NOLA JazzFest 2005 – TILL THE BREAK OF DAWN [B.Getz on JamBase]

Some would say this was the year Jazz Fest reached the masses, the year “everyone” came, the year the word got out. But many would also point to the “Superfly during Jazzfest Series” that has been going strong for eight years as the catalyst for more and more folks to flock to NOLA. Regardless of how or why, in 2005 the New Orleans Jazz and Heritage Festival blossomed into an enormous, energetic Second Weekend. A combination of a behemoth lineup, both by day and by night, and three headlining titans of the jam scene brought standard tour types to party alongside the seasoned Jazz Festers. Second Weekend was the highest profile event for the Phish community since its demise in Coventry last August. Certainly different than when Phish was invited to play the Fairgrounds in 1996, but of almost as much interest to the Phanatical Phan base. In addition to Trey, the second weekend boasted a rejuvenated return of Widespread Panic, the massive allure of the Dave Matthews Band, and the superfly Isaac Hayes. Not to mention the added strength of the still sweatin’ Ike Turner, the indie-rock hero Elvis Costello, and the London irie-vibes of Steel Pulse, all of whom added strength to a superb, soul-filled second weekend.


Ceux Qui Marchent Debout :: Jazz Fest 2005 by Zack Smith

Early in the week, the talk was about a couple of Monday shows that featured jazz and jam giants, back to the essence, to the root, and it begins at the ivory eighty eight. A heavenly piano night featuring Alan ToussaintMarcia BallDr. John, and a host of others wowed the Crescent City faithful well into the late hours with a constant rotation of boogie-woogie blues, big brassy bottom end, and the pungent stench of the Quarter. Meanwhile, deeper in the Quarter at the Blue Nile, Blue Note organ maven/breakbeat grandmaster Dr. Lonnie Smith was leading a troupe of today’s stalwarts through the book. The group featured seasoned six-string torchbearers, from both the Big Apple (Soulive‘s Eric Krasno) and the Bay (Will Bernard). Both the Van Gelder and D&D; Studios’ golden eras were fully represented as the good Dr. sweat medicinal magic from his urban turban, washing bop melody atop his Hammond B-3. Smith would be a springboard for these guitarists, commanding them to lay it down all week long. While these cats mined the cherished preserves and yesterday’s passion fruit, the kids were getting down over the river. Levitating within the walls of the Old Point Bar were The Dead Kenny Gs, including JFJO’s Brian Haas and slaytanic saxophonist Skerik. Along with the indescribable, all-percussive guru Mike Dillon, the new conglomerate were a modern day Lewis, Clark, and Smithers, as they waded and waltzed unto unclaimed lands of progressive mayhem and sonic orgy.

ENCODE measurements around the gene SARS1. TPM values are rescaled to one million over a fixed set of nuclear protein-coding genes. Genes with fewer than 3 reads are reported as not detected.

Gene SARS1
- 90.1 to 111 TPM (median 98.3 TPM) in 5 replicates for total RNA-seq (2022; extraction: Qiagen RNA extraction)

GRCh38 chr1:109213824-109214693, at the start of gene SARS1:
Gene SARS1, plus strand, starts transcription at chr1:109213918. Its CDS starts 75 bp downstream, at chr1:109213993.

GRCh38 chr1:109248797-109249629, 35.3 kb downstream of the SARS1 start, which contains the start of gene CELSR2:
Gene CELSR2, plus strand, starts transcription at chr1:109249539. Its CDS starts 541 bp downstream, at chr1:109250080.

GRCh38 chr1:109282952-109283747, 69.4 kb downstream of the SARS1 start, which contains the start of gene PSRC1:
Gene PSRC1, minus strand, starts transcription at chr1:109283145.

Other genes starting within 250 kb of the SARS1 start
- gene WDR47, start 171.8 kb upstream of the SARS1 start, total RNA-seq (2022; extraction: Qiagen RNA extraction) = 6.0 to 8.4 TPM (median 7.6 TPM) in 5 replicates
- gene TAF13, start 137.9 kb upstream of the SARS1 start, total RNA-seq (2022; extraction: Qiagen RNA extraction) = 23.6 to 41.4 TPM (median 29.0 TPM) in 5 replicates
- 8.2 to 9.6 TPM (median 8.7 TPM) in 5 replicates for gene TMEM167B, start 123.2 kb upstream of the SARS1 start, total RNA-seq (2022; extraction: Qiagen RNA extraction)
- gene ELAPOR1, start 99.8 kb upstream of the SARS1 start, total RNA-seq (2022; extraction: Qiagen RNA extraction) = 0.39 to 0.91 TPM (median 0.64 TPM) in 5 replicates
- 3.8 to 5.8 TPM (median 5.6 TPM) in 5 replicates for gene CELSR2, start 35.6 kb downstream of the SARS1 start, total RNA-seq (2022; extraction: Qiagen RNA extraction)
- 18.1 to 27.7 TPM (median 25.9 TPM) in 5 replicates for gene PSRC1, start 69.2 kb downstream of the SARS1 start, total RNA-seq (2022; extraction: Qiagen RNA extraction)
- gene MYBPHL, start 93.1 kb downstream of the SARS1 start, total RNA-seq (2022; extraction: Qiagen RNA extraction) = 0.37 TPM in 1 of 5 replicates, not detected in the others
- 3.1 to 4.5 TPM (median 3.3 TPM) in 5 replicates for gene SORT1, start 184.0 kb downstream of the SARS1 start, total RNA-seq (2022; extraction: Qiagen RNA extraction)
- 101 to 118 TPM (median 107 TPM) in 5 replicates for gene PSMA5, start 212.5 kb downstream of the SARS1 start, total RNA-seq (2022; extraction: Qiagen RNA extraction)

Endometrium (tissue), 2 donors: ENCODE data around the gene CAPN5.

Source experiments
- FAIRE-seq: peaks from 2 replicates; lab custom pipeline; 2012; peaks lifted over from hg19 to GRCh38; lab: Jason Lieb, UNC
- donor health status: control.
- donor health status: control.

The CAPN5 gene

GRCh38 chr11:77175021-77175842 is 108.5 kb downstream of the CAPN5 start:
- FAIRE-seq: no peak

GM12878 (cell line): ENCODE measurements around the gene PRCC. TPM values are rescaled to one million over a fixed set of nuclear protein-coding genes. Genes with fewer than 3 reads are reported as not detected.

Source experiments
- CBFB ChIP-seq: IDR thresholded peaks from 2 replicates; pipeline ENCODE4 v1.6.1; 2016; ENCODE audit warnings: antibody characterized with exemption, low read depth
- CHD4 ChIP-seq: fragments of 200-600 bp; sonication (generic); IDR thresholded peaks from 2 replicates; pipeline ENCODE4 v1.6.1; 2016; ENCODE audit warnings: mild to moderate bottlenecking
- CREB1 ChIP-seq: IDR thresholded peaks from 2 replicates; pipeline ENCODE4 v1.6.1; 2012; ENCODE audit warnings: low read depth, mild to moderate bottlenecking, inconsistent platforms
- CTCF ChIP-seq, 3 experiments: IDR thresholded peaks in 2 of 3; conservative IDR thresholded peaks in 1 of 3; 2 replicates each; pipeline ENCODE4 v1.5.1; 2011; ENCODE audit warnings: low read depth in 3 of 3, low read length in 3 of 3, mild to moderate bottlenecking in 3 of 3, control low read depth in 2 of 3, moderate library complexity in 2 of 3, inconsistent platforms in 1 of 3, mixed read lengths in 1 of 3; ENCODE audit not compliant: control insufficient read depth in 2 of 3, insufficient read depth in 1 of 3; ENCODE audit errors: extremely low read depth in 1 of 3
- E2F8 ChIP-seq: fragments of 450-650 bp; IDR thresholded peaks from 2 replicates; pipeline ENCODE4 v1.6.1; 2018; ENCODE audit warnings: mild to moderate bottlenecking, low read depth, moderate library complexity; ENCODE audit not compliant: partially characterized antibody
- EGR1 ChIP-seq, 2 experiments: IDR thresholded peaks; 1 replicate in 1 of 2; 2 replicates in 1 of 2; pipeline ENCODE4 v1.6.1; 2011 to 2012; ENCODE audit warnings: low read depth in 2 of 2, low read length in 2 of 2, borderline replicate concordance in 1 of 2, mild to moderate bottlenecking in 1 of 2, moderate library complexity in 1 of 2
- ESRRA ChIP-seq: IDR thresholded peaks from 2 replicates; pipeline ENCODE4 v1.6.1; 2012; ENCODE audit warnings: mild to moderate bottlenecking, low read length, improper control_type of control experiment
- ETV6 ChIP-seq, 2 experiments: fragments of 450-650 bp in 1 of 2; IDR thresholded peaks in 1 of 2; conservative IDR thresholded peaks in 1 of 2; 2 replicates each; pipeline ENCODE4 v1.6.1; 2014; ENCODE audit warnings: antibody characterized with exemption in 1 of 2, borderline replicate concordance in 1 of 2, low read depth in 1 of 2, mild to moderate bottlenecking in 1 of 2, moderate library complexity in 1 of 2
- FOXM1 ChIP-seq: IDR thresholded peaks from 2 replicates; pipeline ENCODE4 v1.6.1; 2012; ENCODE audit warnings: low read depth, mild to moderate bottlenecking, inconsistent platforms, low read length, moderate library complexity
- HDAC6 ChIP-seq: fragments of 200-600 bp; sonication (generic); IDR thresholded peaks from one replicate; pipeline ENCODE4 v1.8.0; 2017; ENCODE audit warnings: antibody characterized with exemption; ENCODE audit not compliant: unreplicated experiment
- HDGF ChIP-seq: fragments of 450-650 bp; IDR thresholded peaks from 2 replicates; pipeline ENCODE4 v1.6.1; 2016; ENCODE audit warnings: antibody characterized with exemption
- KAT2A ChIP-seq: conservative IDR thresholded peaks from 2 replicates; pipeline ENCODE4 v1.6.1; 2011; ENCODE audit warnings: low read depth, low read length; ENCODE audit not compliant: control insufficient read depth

Jazz Fest 2005 by Dino Perrucci

Tuesday night was just as thorough, with scattered gems thrown down in some of the cooler little rooms throughout the Crescent City. White-hot local warhorse Brotherhood of Groove continued to sizzle thru their most impressive Jazz Fest to date. On the heels of a cooking Sprint Stage performance, the BOG invited a slew of guests throughout the second week. This evening’s performance at One Eyed Jacks would feature both baritone maven Henly Douglas (Boston Horns) and KDTU’s Brian Jordan on guitar. The Brandon Tarricone/Brian Jordan guitar duels (“Windjammer”) were lightsabers playing capoeira, channeling the spirit of Grant Green; the brass and reeds of Douglas, BOG mainstays Geoff Vidal, Slammin’ Sam Kininger, and the incredible Jeff Watkins pumping the funk to a bulbous range. Drummer John Massing, a veteran of second lines galore, has really pushed the BOG’s backbone to soaring levels. Later in the week, performances at Le Bon Temps Roule, and again all night Saturday at One Eyed Jacks, further embedded the BOG in Jazz Fest’s collective conscience. This inflated version included the welcome additions of Dave Grippo on alto sax, and Michael Ray on trumpet, pushing the sonic gumbo even further towards the stratosphere. The weekend throwdowns, choc full of spirited originals like the brand new “Ready to Roll” and the title track to BOG Style, also mixed in obscure covers from Frank Zappa and Outkast, as well as a bouncing, brassy “Shakedown Street.” The BOG could also be found outside of the fairgrounds in the backyard of a neighboring house, throwing a party for revelers leaving the fest Saturday.